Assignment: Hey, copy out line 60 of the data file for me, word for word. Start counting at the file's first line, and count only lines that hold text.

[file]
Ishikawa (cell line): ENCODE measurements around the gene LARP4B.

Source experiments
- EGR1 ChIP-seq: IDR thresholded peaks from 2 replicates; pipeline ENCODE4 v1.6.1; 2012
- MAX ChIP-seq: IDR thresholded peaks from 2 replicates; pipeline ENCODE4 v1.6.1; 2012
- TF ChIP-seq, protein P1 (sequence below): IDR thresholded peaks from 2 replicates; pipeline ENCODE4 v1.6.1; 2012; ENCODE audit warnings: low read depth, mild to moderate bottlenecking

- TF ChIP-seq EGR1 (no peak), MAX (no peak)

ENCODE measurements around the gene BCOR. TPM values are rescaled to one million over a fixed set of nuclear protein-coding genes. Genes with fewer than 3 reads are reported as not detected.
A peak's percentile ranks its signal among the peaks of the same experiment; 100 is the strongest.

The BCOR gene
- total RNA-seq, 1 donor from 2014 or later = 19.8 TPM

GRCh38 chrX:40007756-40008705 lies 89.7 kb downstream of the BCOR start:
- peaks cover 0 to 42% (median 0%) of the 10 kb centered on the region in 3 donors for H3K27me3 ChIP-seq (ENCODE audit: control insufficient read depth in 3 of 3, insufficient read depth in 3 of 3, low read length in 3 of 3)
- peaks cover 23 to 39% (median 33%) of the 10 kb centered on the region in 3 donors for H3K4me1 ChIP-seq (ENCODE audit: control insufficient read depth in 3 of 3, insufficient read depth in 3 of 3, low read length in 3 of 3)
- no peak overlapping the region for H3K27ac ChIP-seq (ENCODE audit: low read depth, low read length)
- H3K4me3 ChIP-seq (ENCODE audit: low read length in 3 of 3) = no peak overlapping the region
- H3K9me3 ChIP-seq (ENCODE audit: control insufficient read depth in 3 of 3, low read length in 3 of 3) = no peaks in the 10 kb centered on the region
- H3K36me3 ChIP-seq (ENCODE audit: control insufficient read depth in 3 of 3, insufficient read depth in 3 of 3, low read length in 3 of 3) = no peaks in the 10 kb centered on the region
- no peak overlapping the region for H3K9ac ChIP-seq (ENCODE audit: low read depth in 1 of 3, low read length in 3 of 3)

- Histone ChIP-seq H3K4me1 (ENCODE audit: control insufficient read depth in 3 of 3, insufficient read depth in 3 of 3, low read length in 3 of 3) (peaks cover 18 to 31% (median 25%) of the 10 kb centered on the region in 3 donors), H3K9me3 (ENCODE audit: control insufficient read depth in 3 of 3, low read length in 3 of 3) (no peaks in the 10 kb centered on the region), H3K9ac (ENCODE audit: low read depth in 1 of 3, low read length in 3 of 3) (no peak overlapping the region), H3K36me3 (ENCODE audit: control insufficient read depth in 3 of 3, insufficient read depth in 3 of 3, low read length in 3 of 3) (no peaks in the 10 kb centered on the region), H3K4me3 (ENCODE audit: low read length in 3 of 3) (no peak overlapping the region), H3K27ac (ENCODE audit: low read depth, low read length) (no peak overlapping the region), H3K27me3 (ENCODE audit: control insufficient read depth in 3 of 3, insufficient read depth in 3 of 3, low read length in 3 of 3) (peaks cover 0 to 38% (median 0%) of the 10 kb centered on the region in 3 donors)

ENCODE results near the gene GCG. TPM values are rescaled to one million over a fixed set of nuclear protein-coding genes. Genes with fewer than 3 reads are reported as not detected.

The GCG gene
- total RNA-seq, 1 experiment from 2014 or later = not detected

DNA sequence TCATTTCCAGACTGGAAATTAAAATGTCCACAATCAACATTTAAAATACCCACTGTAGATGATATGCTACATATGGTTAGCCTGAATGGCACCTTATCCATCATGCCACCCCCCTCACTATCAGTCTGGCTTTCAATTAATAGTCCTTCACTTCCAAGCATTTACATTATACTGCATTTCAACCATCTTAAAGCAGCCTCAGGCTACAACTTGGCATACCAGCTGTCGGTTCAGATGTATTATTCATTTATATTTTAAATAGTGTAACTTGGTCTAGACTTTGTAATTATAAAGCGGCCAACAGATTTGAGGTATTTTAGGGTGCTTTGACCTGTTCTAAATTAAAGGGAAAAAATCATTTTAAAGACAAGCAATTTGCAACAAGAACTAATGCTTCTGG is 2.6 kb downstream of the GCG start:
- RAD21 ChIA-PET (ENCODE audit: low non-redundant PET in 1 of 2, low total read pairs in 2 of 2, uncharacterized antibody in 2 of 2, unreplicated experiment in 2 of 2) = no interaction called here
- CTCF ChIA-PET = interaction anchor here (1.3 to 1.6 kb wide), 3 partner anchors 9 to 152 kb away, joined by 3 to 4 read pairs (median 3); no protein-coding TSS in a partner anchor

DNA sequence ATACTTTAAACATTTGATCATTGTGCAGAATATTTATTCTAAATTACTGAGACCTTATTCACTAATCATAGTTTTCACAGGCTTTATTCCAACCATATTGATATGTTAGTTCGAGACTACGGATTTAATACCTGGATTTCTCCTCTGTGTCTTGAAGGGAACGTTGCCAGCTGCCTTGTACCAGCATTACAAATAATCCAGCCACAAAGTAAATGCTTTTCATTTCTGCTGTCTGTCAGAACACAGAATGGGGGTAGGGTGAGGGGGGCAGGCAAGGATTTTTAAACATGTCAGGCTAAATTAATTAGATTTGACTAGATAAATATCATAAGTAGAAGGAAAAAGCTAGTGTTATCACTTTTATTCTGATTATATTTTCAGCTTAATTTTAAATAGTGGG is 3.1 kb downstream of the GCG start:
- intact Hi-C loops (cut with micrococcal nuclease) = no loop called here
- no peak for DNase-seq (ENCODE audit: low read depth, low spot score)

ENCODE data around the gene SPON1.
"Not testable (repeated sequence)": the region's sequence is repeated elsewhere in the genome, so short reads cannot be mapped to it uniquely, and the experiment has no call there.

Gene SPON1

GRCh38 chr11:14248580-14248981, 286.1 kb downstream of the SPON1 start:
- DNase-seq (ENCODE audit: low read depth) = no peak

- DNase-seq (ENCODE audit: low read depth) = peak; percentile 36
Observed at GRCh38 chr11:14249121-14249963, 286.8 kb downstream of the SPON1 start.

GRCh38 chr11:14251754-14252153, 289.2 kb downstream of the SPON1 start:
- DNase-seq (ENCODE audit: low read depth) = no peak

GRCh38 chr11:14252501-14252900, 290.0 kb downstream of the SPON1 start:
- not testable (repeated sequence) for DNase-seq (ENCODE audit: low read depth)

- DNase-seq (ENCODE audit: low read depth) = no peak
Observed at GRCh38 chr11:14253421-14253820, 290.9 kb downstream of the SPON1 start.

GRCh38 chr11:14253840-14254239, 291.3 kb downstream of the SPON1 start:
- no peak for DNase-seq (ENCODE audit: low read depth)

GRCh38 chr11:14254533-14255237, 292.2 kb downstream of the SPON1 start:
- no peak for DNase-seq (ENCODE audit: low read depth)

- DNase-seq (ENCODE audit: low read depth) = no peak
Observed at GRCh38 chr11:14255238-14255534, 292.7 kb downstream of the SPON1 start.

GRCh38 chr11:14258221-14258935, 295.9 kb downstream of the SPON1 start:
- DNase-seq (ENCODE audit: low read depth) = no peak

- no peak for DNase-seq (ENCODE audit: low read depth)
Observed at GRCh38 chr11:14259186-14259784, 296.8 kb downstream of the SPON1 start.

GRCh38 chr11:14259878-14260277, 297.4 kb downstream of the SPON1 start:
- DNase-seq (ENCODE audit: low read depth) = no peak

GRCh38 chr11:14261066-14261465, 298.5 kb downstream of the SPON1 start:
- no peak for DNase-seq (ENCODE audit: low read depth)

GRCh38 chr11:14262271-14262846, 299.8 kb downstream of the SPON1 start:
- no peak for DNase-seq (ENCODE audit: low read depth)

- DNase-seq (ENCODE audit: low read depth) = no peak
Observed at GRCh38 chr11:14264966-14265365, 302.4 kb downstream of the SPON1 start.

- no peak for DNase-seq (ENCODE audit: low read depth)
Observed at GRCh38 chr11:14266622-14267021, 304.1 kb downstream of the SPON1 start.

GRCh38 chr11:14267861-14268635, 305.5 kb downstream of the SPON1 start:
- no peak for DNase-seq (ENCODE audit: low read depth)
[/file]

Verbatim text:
- no peak for DNase-seq (ENCODE audit: low read depth)